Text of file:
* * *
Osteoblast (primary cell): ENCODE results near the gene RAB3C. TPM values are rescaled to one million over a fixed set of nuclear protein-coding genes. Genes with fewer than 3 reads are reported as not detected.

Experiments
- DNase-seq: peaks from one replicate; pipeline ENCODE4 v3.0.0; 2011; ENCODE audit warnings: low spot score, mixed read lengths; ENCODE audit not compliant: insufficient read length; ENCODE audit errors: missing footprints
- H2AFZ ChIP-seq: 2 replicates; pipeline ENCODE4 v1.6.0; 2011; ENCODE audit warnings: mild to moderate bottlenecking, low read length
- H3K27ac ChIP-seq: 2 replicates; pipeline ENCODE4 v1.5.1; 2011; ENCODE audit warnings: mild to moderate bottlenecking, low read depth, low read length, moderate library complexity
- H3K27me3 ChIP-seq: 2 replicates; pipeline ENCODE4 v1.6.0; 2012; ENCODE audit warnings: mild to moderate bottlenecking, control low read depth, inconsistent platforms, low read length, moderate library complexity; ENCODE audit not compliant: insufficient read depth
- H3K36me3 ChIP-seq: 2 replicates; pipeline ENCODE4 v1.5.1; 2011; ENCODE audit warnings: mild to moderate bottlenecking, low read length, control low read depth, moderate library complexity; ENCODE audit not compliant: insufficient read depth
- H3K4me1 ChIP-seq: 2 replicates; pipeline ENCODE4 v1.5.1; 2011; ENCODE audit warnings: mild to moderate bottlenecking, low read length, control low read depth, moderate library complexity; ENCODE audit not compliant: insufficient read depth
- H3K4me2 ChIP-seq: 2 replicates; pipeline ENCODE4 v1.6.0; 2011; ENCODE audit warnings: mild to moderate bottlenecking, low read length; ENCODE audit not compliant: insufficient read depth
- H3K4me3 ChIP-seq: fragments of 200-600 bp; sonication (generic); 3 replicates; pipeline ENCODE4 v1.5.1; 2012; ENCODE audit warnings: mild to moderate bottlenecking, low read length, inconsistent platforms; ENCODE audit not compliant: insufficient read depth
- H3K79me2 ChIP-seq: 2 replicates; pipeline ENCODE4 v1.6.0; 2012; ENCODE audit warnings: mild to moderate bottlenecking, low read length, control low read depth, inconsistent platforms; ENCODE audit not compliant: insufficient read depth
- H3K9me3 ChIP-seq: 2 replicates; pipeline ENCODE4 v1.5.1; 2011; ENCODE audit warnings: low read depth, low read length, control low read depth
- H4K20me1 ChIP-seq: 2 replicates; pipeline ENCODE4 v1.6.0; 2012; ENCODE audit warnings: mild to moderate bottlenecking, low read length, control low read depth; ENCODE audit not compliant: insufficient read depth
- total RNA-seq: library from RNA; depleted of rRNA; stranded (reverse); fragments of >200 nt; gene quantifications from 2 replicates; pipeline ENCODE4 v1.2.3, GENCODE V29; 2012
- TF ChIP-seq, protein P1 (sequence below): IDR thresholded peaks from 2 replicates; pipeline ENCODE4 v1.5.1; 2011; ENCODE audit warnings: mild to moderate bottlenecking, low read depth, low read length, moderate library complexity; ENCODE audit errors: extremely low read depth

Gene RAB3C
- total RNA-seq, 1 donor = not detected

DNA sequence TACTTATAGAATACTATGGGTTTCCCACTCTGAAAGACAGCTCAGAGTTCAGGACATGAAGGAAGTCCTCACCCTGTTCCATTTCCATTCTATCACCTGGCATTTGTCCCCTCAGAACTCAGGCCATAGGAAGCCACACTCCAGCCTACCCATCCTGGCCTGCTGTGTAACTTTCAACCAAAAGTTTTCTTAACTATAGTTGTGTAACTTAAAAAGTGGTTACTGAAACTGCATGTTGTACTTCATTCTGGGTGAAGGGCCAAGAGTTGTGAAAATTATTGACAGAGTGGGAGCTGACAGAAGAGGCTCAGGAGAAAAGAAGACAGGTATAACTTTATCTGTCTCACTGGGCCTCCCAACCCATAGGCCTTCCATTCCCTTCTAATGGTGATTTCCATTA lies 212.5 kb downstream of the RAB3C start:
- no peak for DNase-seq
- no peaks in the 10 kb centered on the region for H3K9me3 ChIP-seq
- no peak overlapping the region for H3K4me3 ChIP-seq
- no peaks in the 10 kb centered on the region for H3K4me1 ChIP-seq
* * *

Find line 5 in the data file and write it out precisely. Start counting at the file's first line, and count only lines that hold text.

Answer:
- H3K27ac ChIP-seq: 2 replicates; pipeline ENCODE4 v1.5.1; 2011; ENCODE audit warnings: mild to moderate bottlenecking, low read depth, low read length, moderate library complexity